PWIR: Ban on Offshore Wind Power in Michigan?

A weekly update on environmental policy happenings from Ryan Werder, Political Director for the Michigan League of Conservation Voters (Twitter: @rjwerder)

Elections matter. Before the last election, the 101st State House District in Northwest Michigan boasted one of the most forward-thinking legislators on clean energy in the state. Today, the new representative from that district is proposing a ban on offshore wind energy in Michigan.

Other examples of electoral consequences from all levels of government in this week’s Political Week in Review:

  • A new ad is released attacking those who are attacking the Clean Air Act
  • The Michigan Court of Appeals issued an important ruling, protecting Michigan waters
  • A brief update on the attempts to gut the EPA in the Senate
  • The President’s long-term energy plan for America’s future summarized in 75 words.

The Take-Your-Clean-Energy-Jobs-Elsewhere Bill

Not a week after a report was released on the 4000 wind energy jobs currently existing in Michigan – with thousands more projected – State Representative Ray Franz introduced legislation to ban offshore wind energy in the state.

A direct quote from Representative Franz on this subject is that offshore wind is a “hazard to nature and the economy.” The four wind power companies either in or within minutes of his own district would likely disagree. Overall, Michigan has 120 wind energy-related companies, a vast majority of whom be hit hard by this kind of legislation.

For now, Representative Franz’s bill is only in committee, but you can certainly expect to hear more on this job-killing legislation in the near future from the thousands of Michiganders who would have to head out of the state to do their work if this were to go through.

Court affirms important CAFO ruling

Just as elections matter, so do decisions from the judicial branch. This week, the Michigan Court of Appeals ruled that all Concentrated Animal Feeding Operations (CAFOs) must obtain permits before they pollute. The idea here is that their “potential to pollute” is sufficient to require a permit, rather than waiting until they actually pollute.

The importance of this relates to our state’s water and lakes, as the discharges – and you can imagine what is included in the discharges from large animal farms like this – flow into our groundwater, rivers, and potentially our drinking water. This ruling will help to ensure that proper protections for Michigan’s water are in place from day one.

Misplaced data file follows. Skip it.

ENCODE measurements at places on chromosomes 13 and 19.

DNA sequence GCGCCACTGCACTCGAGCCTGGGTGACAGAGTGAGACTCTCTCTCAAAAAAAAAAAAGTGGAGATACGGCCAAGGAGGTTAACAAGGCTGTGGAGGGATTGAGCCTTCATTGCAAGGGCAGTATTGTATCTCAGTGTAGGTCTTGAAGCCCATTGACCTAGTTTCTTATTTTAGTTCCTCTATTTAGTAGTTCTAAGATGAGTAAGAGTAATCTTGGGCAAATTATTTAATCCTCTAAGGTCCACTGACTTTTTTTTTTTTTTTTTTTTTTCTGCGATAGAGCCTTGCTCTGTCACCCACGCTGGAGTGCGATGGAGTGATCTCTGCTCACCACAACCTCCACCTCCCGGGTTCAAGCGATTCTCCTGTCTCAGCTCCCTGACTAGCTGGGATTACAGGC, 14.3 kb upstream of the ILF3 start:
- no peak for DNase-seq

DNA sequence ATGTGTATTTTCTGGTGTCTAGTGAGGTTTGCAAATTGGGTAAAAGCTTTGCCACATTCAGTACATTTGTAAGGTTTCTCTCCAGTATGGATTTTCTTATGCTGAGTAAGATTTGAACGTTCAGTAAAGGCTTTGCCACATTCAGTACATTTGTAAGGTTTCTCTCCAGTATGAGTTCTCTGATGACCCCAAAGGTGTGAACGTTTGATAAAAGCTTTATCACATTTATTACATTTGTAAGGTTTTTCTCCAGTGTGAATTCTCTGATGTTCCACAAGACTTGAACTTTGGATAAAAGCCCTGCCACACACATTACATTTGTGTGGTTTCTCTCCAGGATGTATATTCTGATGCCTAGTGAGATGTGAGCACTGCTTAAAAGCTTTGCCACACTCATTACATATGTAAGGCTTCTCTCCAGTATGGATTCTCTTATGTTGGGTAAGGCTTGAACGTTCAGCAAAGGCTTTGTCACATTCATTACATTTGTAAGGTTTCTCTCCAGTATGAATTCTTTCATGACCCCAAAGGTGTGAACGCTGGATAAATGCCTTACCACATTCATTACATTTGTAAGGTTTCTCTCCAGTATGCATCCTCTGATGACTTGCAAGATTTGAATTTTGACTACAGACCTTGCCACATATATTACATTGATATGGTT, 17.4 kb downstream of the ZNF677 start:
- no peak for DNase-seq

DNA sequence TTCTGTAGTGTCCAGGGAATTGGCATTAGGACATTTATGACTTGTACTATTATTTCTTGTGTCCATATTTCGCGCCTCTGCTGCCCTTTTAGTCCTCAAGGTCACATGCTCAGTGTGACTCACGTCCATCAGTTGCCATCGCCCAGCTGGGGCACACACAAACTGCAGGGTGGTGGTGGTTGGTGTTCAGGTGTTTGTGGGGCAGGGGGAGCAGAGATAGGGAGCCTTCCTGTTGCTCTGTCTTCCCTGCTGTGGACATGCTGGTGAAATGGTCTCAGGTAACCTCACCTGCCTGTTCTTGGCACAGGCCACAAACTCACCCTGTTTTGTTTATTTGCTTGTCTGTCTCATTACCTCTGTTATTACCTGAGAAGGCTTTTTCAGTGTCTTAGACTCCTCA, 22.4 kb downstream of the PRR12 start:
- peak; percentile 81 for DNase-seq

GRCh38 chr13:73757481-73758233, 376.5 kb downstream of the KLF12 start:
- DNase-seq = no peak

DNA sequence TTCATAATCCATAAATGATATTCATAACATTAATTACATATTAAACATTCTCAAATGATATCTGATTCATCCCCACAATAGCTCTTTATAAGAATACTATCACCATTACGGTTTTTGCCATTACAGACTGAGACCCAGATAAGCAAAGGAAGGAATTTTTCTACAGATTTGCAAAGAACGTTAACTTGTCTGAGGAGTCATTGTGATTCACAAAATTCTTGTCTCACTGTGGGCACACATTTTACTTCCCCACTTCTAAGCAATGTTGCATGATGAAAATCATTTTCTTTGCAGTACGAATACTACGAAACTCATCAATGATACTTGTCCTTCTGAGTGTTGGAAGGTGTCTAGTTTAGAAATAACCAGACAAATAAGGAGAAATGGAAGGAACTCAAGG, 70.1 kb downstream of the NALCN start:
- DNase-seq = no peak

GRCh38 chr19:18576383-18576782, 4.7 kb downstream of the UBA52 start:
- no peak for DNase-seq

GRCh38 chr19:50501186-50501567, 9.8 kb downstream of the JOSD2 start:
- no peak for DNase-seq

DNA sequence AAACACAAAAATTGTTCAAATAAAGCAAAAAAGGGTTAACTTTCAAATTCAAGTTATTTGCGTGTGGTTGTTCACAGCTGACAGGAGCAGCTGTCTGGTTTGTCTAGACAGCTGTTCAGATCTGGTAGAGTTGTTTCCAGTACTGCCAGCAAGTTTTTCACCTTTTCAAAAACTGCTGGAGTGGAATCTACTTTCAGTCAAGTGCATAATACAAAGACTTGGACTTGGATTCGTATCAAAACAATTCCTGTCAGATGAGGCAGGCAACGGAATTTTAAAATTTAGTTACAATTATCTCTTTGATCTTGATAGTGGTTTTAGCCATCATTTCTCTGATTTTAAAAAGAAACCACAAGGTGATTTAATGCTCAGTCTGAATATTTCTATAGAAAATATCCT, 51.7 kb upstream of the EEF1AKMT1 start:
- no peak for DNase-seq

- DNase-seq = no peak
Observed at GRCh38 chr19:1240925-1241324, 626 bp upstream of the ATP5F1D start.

New ad attacking Clean Air Act attacks goes on TV

A new ad that, very explicitly, tells of the dangers that children will face if the EPA is gutted by the US House and Senate is now on the air. You can watch it here.

In the Senate, the votes on many dangerous attacks on the Clean Air act via policy riders – amendments that tack often-controversial policy decisions on unrelated spending bills – were delayed again. But the battle is not over, and even Senator Stabenow has introduced her own bad amendment that seeks to delay enforcement of the Clean Air Act.

These continued delays owe much to voters speaking to their senators. Here, again, are Senator Levin’s number and Senator Stabenow’s number. Please call them and tell them to vote “no” on all EPA policy riders.

President Obama lays out his plan for America’s energy future…

…And I try to describe it in 75 words. (Disclaimer: The original speech was just shy of 6,000 words and far more eloquent.)

“America cannot continue our reliance on foreign oil. In a decade, we will cut that reliance by a third… but we will still ‘expedite’ offshore drilling for now. We’ll use natural gas, too, but need to extract it safely. Cars need to be more efficient (and need to be made here), especially electric vehicles. We need more renewable energy, because it’s good and other countries are consistently beating us at it. Let’s get to it.”

There are real implications here for Michigan, even tucked into this condensed version. Fracking, or deep horizontal drilling for gas or oil, continues to expand in Michigan without sufficient regulations in place to conduct it safely; electric vehicles and renewable energy are some of the most prominent job creators in the state right now; and unless Michigan acts now, other states will beat us in the race to catch up to those other nations.

Let us, indeed, get to it (minus the offshore drilling, of course).

Until next week,

Ryan Werder, Political Director

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